The first Kent County Commissioner candidate has filed to run. Bob Jacob of Chestertown is the first candidate to file with the election’s office. A native of Rock Hall, he is the owner of Chesapeake CNC a manufacturing company with 23 employees and he is the vice chairman of the Economic Development Commission of Kent County. Jacob wants to focus on bringing families to Kent County and he wants to focus on improving the school system as well as help with growth in the county. He said that the Economic Development Commission wants to bring in 5,000 people in the next five years but wants to focus on bringing in 1,000 families.
Barry Donadio has filed to run for the District 3 Queen Anne’s County Commissioner seat currently held by Robert Buckey. Donadio was elected to the Queen Anne’s County Republican Central Committee in 2014 and was appointed Sergeant At Arms for the State Republican Party earlier this year. He is the president of Public Security LLC and in the past has worked for the Secret Service during the Bush and Obama administrations. In 2013, he published the book “TWA Flight 800 First Responder Witness Account” detailing his actions during the rescue of the flight in July 1996. Donadio said he wants to encourage medium wage job growth, end new taxes and stop tax increases, and to take steps to fix the traffic problems in the county.
School funding was the major topic of conversation at the Nov. 21 Kent County Commissioners meeting. School superintendent Karen Couch and supervisor of Financial Operations Jane Towers talked about the budget for education and was a response to commissioner Ron Fithian extending what he called an olive branch to the school board at the Nov.14 meeting. Couch and Powers talked about the fund balance at about $1.9 million with over $700,000 currently being used leaving about $400,000 available. Fithian said that the fund balance includes $500,000 as a contingency fund leaving almost $900,000 available. Couch also approached the county about hiring extra staff including a social worker for Rock Hall Elementary School as requested by parents. Fithian suggested that for any position request, the school system should put in a written request. The school system’s financial officer Jane Towers said the school system expects a nearly $1.5 million deficit going into the next fiscal year starting July 1.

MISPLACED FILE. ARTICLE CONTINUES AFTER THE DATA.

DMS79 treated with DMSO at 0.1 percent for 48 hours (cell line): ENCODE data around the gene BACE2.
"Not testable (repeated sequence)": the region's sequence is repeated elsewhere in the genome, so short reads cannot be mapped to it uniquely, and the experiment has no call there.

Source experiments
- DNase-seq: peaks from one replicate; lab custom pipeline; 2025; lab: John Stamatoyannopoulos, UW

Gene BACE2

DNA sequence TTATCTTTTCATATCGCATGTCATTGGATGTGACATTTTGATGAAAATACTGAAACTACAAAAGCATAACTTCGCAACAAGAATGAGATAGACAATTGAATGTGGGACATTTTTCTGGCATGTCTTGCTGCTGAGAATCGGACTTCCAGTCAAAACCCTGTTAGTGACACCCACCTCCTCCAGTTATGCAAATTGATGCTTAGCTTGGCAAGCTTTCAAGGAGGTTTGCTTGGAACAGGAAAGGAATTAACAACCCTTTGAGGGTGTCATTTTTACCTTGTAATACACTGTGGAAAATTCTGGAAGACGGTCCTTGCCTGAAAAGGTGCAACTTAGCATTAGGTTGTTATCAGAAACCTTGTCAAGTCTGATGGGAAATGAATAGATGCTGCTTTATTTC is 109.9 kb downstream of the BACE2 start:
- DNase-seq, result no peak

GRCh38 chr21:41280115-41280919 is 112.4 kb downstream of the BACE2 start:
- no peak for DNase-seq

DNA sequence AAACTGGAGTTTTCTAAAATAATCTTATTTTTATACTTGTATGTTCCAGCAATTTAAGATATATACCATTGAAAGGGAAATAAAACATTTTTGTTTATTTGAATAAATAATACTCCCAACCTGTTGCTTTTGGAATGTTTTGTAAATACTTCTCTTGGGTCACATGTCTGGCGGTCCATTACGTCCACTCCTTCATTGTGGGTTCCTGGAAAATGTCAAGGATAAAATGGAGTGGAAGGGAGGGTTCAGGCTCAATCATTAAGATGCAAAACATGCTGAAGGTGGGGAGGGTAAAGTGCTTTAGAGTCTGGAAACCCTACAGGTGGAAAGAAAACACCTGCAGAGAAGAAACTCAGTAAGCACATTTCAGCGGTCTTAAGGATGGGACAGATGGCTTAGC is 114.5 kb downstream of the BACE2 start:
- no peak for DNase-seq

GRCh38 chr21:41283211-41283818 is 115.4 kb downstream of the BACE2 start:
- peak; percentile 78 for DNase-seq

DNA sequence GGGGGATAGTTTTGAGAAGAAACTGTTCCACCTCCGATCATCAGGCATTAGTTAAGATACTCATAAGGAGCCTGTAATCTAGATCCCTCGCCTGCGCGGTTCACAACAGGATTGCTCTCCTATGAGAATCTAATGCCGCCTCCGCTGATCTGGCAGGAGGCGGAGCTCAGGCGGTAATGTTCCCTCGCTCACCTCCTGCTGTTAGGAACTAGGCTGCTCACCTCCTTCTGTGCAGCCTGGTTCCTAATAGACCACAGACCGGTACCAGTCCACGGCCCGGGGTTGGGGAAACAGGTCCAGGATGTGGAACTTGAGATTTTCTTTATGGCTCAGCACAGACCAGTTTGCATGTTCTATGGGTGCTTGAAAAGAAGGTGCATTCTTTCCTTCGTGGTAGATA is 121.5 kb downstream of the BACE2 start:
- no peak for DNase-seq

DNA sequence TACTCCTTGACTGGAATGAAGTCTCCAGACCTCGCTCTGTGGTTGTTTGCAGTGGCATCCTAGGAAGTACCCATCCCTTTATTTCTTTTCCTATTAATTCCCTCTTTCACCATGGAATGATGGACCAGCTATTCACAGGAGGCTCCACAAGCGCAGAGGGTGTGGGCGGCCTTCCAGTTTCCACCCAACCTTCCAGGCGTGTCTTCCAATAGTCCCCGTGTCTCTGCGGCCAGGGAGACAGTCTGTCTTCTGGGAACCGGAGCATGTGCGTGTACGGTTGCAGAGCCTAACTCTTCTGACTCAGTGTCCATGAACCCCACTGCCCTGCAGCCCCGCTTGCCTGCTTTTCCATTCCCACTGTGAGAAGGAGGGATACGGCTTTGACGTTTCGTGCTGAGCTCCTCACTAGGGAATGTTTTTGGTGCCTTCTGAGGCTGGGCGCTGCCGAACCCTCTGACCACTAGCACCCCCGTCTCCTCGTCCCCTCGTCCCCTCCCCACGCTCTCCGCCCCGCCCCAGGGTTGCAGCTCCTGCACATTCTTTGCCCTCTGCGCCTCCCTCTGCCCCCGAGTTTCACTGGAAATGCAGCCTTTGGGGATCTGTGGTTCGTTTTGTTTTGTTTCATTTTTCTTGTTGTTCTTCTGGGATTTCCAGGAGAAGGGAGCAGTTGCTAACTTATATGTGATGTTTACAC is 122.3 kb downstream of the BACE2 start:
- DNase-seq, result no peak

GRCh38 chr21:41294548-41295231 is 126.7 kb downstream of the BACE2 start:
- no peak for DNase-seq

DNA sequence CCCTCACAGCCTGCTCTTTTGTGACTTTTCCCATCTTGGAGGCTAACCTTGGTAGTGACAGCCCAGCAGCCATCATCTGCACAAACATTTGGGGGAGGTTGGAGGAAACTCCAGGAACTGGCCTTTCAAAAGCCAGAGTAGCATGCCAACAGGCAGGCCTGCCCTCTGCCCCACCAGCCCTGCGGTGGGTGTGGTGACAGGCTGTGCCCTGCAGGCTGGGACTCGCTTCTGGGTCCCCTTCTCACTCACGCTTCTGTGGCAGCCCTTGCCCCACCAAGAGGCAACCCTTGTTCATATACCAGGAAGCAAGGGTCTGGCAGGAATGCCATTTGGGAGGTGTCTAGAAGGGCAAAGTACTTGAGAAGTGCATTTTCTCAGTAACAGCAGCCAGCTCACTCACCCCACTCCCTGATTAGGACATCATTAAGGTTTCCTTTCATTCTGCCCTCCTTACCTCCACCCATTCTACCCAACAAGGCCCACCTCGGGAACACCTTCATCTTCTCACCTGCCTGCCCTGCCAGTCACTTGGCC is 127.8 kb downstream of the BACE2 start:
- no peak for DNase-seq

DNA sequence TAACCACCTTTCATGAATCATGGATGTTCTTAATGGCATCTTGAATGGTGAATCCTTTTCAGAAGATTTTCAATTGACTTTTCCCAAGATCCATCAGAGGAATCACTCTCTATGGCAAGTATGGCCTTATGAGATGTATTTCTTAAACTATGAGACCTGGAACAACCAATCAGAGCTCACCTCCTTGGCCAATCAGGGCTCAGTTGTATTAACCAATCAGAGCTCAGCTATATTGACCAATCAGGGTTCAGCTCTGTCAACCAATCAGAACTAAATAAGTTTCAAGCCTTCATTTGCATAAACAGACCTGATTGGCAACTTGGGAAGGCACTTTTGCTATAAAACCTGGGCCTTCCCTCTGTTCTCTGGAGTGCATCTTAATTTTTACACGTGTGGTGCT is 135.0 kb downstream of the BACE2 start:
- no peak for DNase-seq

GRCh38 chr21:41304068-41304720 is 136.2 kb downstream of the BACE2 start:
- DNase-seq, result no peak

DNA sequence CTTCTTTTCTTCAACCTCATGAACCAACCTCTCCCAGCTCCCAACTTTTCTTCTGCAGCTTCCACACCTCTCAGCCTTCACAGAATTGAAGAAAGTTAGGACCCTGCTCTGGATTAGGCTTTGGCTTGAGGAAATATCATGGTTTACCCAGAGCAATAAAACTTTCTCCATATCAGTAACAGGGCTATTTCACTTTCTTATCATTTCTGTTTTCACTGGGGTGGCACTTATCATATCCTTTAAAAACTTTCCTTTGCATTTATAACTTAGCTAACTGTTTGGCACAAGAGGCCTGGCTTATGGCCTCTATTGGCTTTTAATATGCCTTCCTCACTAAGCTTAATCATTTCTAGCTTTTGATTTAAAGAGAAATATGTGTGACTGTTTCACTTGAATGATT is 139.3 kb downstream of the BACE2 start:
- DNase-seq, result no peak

The Chestertown community is mourning the loss of a local businessman. Frank Bonass of Kennedyville, the owner of O’Connor’s Irish Pub, passed away Monday, Nov. 27 from cancer. He was a native of Dublin, Ireland and moved with his wife Betty to the United States in 1990, originally in Ardmore, PA. In 1997, they opened their first restaurant the Dublin Dock in Betterton before opening O’Connor’s, after his wife’s maiden name, four years later. The popular pub and restaurant just recently won best crab soup at the Chestertown Rotary Club’s “Soup and Sip” competition. The pub is known for its St. Patrick’s Day celebrations and has hosted fundraisers for former governor Martin O’Malley and election night parties for Kent County Democrats. The restaurant is also a supporter of the Chestertown Bloomsday Festival which celebrates “Ulysses” by Irish writer James Joyce. Funeral arrangements are pending.
The Chestertown Solar Co-op has made their choice for a solar panel provider. The co-op has selected Solar Energy World, who beat out four other companies to install solar panels for co-op members. The deadline for residents to join the Chestertown Solar Co-Op is January 31 and residents can sign up at http://solarunitedneighbors,org/Chestertown. Joining the co-op does not require a commitment to purchase solar panels but members will be able to purchase them at a group rate.